tv John Mc Laughlins One on One WHUT July 12, 2009 11:30am-12:00pm EDT
which philosophers from aristotle to aquinas have used to argue for god because of this assumed need of a first cause. or of an uncaused cause. or of an unmoved mover. at one time, i was almost persuaded, but the first cause argument for god has been attacked vehemently and rejected utterly. i'm robert laurence kuhn and closer to truth is my journey to find out why. william lane craig is a christian philosopher known for debating atheists.
every time he defends god's existence, he trumpets the argument from first cause, the cosmological argument. >>the cosmological argument is actually a family of arguments, different arguments, that all attempt to prove on the basis of the existence of the world, that there is some sort of a first cause or sufficient reason for the existence of the world. for example there is the so-called argument from contingency, that has been defended by various philosophers such as leibnitz and others and it would go something like this - anything that exists has a reason or an explanation of its existence. either in the necessity of its own nature, or in some external cause. now, if the universe has an explanation of its existence, that explanation would be god transcendent
being beyond space and time. the universe is something that exists, obviously, and therefore it would follow that the universe has an explanation of its existence and that that explanation is god. another version would be the argument for a first temporal cause of the universe and it would go like this - whatever begins to exist has a cause. the universe began to exist, therefore the universe has a cause. this is rooted in the metaphysical idea that being cannot come from non-being. out of nothing, nothing comes. so if something comes into being, there must be a cause which brought it into being. what this argument will get you to is an uncaused eternal first cause that never came into being. the key premise here will be to demonstrate that the universe began to exist because if the universe began to exist, then it follows logically that the universe has a cause.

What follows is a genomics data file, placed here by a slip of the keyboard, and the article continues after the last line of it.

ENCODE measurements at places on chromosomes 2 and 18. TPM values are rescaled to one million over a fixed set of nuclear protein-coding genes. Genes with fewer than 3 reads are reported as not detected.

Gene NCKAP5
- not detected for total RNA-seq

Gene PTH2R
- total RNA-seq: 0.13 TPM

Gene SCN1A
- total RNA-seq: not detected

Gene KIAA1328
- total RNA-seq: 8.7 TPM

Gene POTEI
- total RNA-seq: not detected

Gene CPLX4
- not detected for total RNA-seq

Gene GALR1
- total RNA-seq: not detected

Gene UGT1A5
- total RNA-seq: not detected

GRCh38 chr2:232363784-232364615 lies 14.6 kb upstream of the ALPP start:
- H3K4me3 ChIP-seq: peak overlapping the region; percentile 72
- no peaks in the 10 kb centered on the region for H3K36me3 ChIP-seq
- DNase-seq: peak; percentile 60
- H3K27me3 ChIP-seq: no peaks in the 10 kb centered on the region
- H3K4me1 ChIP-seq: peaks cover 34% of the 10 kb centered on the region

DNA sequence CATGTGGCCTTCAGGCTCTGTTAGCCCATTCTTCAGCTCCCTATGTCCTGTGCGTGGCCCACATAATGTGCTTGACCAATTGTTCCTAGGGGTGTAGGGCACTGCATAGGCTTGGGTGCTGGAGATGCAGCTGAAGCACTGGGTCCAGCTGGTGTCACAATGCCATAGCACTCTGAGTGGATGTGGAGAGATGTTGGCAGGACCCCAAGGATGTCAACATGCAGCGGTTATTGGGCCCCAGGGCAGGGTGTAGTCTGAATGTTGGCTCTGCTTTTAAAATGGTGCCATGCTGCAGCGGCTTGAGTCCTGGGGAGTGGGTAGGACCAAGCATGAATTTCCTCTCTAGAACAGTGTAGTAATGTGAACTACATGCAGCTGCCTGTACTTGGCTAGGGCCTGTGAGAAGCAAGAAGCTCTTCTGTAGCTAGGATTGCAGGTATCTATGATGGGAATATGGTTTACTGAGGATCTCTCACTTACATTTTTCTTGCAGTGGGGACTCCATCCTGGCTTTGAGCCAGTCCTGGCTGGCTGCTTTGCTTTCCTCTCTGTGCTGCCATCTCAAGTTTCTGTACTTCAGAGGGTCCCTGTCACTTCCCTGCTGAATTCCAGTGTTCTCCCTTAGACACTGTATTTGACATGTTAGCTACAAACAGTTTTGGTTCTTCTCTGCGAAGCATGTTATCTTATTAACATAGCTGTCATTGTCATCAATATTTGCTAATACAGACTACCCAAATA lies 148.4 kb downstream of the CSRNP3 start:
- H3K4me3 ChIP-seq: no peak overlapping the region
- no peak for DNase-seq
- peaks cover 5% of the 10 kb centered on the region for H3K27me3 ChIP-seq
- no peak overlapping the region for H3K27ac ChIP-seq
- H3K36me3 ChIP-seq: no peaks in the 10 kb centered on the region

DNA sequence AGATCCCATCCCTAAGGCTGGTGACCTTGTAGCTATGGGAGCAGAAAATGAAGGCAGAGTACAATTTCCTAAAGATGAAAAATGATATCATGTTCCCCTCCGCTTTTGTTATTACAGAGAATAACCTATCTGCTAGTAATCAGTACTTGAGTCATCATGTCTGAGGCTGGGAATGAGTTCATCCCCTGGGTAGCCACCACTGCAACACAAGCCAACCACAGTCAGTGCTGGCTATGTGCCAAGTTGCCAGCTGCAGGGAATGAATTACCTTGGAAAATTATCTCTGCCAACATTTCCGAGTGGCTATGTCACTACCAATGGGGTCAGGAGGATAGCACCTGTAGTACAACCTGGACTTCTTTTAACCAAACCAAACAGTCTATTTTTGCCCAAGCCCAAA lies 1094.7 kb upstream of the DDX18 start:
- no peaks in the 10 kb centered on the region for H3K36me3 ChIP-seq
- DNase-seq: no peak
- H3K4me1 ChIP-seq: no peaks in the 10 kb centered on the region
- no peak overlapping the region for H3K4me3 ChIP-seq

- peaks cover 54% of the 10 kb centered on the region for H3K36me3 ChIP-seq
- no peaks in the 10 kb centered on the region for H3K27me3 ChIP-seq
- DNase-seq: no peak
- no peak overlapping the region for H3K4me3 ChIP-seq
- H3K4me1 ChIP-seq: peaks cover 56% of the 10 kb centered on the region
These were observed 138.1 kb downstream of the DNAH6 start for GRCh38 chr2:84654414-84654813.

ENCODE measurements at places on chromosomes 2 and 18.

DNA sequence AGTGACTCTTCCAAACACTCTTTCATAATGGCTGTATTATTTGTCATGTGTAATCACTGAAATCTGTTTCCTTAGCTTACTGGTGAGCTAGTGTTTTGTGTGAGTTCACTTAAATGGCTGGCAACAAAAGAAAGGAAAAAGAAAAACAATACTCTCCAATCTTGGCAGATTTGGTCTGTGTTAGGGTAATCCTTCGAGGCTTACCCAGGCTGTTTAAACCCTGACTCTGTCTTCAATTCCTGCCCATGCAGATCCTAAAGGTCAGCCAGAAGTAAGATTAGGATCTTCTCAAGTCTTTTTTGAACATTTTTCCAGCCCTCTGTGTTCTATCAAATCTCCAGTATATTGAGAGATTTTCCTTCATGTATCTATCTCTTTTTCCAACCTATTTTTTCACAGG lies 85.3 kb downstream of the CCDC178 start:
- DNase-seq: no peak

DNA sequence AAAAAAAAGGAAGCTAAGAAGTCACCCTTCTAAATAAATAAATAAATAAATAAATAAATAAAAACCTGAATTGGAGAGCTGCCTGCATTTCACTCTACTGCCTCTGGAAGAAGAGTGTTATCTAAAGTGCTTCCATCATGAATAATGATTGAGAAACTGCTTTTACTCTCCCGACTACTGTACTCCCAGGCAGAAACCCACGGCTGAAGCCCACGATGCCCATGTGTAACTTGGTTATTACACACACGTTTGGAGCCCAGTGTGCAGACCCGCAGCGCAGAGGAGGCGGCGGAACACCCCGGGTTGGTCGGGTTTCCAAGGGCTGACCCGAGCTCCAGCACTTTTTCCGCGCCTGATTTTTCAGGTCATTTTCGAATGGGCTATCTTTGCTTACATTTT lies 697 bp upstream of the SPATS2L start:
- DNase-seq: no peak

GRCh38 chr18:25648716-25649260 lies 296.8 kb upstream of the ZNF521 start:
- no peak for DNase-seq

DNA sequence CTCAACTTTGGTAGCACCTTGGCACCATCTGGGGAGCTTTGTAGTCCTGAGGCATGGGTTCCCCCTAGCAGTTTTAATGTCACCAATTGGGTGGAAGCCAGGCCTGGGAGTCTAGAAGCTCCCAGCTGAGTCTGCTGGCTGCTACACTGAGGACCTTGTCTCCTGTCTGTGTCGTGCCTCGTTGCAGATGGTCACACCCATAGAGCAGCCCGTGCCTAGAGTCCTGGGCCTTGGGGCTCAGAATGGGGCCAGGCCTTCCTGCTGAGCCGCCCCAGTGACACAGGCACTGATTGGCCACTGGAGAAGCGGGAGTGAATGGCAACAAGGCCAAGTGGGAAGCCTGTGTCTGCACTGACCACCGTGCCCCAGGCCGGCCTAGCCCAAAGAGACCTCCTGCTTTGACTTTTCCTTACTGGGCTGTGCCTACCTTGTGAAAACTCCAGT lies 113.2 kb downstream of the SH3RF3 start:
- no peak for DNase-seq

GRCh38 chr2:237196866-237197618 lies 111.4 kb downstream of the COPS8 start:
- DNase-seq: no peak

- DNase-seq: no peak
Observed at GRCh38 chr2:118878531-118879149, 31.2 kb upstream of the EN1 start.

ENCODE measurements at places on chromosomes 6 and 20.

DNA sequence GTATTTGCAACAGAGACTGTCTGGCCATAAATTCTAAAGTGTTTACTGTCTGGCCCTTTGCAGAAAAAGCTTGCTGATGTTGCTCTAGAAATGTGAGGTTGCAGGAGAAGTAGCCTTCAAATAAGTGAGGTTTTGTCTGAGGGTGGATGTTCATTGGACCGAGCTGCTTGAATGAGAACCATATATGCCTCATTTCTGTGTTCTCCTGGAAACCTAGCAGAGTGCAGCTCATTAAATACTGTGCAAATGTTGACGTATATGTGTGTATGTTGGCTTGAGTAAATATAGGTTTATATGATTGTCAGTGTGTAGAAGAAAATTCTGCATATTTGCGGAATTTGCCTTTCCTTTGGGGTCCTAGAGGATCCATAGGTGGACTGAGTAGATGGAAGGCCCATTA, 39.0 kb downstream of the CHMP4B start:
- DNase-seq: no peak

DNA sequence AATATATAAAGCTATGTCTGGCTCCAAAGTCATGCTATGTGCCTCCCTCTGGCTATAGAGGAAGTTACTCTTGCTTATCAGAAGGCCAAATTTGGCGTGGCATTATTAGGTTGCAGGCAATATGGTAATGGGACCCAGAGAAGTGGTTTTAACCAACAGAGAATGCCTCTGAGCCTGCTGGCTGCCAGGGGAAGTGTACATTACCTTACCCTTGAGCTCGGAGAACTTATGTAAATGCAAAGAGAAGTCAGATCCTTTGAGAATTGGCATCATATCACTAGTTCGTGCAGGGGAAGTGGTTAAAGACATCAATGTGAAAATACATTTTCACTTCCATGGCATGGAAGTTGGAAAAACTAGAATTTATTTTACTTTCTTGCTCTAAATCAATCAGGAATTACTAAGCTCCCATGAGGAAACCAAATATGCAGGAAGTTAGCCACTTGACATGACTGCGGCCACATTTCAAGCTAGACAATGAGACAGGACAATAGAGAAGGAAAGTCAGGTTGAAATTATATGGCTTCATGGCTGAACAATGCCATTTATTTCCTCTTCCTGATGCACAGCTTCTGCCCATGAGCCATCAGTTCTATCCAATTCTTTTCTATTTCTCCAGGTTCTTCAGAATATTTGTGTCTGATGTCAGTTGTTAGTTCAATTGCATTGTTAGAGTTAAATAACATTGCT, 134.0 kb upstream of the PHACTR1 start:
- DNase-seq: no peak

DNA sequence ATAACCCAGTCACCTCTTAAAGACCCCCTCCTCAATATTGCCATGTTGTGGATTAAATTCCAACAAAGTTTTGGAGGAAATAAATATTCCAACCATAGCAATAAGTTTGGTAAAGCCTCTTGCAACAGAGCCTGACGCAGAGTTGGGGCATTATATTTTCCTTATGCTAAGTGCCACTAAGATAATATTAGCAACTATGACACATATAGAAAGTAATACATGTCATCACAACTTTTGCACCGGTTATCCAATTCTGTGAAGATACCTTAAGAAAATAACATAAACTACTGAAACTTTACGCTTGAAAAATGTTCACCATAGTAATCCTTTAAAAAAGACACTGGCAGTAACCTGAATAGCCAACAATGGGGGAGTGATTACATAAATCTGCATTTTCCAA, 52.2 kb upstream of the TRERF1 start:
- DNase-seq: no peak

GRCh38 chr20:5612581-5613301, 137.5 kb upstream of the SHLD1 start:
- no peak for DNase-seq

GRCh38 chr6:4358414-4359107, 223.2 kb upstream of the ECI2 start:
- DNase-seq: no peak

>and with the cosmological argument, has some of the cosmological data from the world of science, the hubbell telescope, been helpful or contradictory? >>oh, it's been very helpful. you see, during the middle ages, when there was no scientific evidence for example for a beginning of a universe, philosophers presented purely philosophical arguments against the infinity of the past or an infinite regress of causes, but with the advent of modern astrophysical cosmology, it turns out that there is very good empirical evidence for the truth of the premise that the universe is not a necessarily existing being, but is contingent in a radical way, namely that it began to exist. so we have both philosophical arguments and scientific confirmation of the key premise of the cosmological argument. i don't think any historian who is a purely natural...
>bill gives two versions of the cosmological argument. one, anything that exists must have a reason for its existence, two, anything that begins to exist must have a cause. bill is confident this gets to god. i was once confident; i should hear the other side. i call upon quentin smith, a prolific atheistic philosopher who has debated bill craig. i need to know why he believes, why he is sure that the first cause argument for god does not work. quentin, i would like to believe in god. if i do one of the main series of arguments that have been used, even currently of the so-called cosmological argument,